In today’s society, where we are constantly updating our Facebook status and Twitter accounts to tell online followers where we are and what we’re doing, hospitals and other health care organizations have begun to address the constant over-sharing with a set of guidelines.  The goal: to help physicians and others in the industry stay within the boundaries of appropriate social media use.

These organizations are undoubtedly considering the case of Alexandra Thran who was fired in 2011 from her position at Westerly Hospital in Rhode Island (and reprimanded by the state medical board) for posting information online about a trauma patient. Thran did not post the patient’s name, but included enough information so that others in the community could identify said patient.

Bradley H. Crotty, a physician at Beth Israel Deaconess Medical Center who has studied the role of social media in health care, recommends that physicians set up separate social media accounts for personal and professional use. He further suggests keeping the personal account set to private and to use the professional one as an extension of the practice; a work tool.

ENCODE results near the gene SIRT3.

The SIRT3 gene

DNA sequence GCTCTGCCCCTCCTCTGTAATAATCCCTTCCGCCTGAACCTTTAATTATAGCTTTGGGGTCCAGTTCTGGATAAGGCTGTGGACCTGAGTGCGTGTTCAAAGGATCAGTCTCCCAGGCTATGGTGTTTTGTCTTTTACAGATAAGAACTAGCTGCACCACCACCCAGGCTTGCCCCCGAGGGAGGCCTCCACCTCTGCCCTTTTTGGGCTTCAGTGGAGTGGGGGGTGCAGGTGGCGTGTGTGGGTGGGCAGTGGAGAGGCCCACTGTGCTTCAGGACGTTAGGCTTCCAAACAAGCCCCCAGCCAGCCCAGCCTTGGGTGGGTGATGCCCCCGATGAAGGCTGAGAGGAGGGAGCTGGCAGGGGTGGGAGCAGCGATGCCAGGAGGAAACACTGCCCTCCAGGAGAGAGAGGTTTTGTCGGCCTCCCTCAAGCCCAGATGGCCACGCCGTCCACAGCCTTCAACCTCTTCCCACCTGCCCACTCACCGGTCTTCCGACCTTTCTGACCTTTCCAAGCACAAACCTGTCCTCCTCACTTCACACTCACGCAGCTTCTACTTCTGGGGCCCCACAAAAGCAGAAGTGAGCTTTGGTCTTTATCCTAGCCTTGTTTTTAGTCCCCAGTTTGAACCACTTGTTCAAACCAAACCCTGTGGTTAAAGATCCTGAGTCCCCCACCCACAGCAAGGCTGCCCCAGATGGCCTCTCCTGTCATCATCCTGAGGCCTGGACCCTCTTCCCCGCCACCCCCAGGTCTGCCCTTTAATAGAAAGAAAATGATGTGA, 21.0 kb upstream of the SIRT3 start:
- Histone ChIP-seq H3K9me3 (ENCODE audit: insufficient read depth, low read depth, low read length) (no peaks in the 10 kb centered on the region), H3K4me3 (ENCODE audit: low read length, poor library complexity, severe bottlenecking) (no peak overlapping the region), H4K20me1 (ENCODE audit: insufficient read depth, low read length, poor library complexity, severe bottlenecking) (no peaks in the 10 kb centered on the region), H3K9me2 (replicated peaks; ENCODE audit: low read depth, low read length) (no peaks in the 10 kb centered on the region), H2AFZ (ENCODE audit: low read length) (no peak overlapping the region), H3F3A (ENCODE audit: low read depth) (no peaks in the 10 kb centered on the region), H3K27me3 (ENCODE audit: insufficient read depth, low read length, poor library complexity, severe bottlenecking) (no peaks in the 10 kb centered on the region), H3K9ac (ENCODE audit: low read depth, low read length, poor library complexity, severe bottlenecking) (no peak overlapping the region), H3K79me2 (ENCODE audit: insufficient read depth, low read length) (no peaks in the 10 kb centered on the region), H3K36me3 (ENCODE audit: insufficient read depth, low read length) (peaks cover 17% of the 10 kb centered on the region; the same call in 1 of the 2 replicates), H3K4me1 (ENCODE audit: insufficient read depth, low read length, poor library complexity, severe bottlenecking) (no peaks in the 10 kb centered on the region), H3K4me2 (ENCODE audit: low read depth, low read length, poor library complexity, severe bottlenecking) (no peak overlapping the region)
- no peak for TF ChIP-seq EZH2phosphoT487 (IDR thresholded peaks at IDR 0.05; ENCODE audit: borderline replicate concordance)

Crotty also recommends health care professionals avoid connecting with patients through social media.

Boston Children’s Hospital this year published its first social media policy– which explicitly prohibits disclosing patient or employee information.

However, not all hospitals in the area are catching on. According to an article in the Boston Globe, the spokeswoman for Boston Medical Center said in regards to the hospital’s lack of a social media policy, “It just doesn’t seem to have been an issue yet.”

We strongly recommend that every hospital develop a set of social media guidelines to protect – not only the patients’ privacy – but doctors and other caregivers from lawsuits.

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